Knocking on Germany’s Door
President Emeritus of AGI
Jackson Janes is the President Emeritus of the American-German Institute at the Johns Hopkins University in Washington, DC, where he has been affiliated since 1989.
Dr. Janes has been engaged in German-American affairs in numerous capacities over many years. He has studied and taught in German universities in Freiburg, Giessen and Tübingen. He was the Director of the German-American Institute in Tübingen (1977-1980) and then directed the European office of The German Marshall Fund of the United States in Bonn (1980-1985). Before joining AICGS, he served as Director of Program Development at the University Center for International Studies at the University of Pittsburgh (1986-1988). He was also Chair of the German Speaking Areas in Europe Program at the Foreign Service Institute in Washington, DC, from 1999-2000 and is Honorary President of the International Association for the Study of German Politics .
Dr. Janes is a member of the Council on Foreign Relations, the International Institute for Strategic Studies, the Atlantic Council of the United States, and American Purpose. He serves on the advisory boards of the Berlin office of the American Jewish Committee, and the Beirat der Zeitschrift für Außen- und Sicherheitspolitik (ZfAS). He serves on the Selection Committee for the Bundeskanzler Fellowships for the Alexander von Humboldt Foundation.
Dr. Janes has lectured throughout Europe and the United States and has published extensively on issues dealing with Germany, German-American relations, and transatlantic affairs. In addition to regular commentary given to European and American news radio, he has appeared on CBS, CNN, C-SPAN, PBS, CBC, and is a frequent commentator on German television. Dr. Janes is listed in Who’s Who in America and Who’s Who in Education.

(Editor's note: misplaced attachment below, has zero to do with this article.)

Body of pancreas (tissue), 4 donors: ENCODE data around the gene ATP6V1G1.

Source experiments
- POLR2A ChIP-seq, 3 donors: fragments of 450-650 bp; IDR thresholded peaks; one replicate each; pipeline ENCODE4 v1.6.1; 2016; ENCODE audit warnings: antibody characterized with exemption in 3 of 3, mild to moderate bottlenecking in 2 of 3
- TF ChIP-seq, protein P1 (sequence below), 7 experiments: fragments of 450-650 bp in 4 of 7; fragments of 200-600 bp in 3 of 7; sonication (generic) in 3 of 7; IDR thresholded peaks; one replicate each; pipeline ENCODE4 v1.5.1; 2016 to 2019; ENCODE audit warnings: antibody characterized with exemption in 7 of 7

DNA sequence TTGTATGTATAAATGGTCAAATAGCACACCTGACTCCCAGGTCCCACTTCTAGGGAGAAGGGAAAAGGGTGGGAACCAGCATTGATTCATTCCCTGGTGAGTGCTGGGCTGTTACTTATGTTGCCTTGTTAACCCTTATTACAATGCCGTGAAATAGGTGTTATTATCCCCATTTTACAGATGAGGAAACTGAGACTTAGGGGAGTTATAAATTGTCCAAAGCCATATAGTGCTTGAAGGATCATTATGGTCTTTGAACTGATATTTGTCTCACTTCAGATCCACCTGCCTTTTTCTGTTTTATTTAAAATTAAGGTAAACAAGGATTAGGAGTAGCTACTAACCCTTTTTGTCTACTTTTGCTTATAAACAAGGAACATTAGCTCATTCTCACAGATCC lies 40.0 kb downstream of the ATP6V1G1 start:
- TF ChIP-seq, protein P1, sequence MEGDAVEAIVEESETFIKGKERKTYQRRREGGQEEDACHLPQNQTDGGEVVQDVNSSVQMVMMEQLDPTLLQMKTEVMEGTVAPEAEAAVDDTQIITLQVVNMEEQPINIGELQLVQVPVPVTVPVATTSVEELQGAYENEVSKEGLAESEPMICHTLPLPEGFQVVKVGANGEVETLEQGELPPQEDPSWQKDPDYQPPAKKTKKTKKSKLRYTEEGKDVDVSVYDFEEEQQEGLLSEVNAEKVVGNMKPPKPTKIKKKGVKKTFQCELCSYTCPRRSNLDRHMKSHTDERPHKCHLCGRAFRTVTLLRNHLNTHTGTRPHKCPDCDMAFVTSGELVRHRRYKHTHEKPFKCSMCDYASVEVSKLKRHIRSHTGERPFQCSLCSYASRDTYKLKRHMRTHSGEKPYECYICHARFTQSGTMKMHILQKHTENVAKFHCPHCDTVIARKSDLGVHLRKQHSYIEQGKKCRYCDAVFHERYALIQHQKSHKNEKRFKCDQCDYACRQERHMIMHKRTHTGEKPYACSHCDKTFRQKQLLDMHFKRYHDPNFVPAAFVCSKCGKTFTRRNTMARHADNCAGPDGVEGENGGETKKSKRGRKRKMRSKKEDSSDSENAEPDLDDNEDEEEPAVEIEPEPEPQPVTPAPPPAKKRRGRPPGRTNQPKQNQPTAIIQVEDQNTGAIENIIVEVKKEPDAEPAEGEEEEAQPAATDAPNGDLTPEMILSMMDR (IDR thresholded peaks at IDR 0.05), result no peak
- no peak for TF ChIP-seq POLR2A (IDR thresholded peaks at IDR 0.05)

In 2005, Dr. Janes was awarded the Officer’s Cross of the Order of Merit of the Federal Republic of Germany, Germany’s highest civilian award.
Ph.D., International Relations, Claremont Graduate School, Claremont, California
M.A., Divinity School, University of Chicago
B.A., Sociology, Colgate University
Transatlantic relations, German-American relations, domestic German politics, German-EU relations, transatlantic affairs.
There may be a lot of grumbling in parts of Europe about German arrogance in dealing with the euro crisis, but it has not interfered with record numbers of people immigrating to Germany. Last year that number totaled more than a million new immigrants (Statistisches Bundesamt), a wave not seen in over two decades in the aftermath of unification.
While the largest portion of those immigrants arrived from Eastern Europe (Poland, Romania, Bulgaria, and Hungary), there was a huge jump in those from Southern Europe, especially from countries hit hardest by the economic crisis running through Europe. They are also coming from those places where demonstrations against Angela Merkel’s euro policies have been the loudest: Greece, Spain and Italy. Of course, it is in those countries where the unemployment levels have been rapidly rising, especially among the younger groups looking for jobs. Germany’s labor market, on the other hand, is seeing declining levels of unemployment, with many employers complaining about a shortage of qualified workers. Indeed, with a declining and aging population, Germany is going to need immigrants to help maintain economic growth as well as sustain its expensive social welfare system. The question is how that complicated process is going to be managed.
Today’s debates surrounding immigration policy have evolved over a half century of dealing with the complex problems of recruiting more people and integrating them peacefully into German society. In contrast to the wave of workers who began to come to Germany from southern Europe and Turkey in the early sixties, Germany’s need for skills is changing—but so are the realities of German society.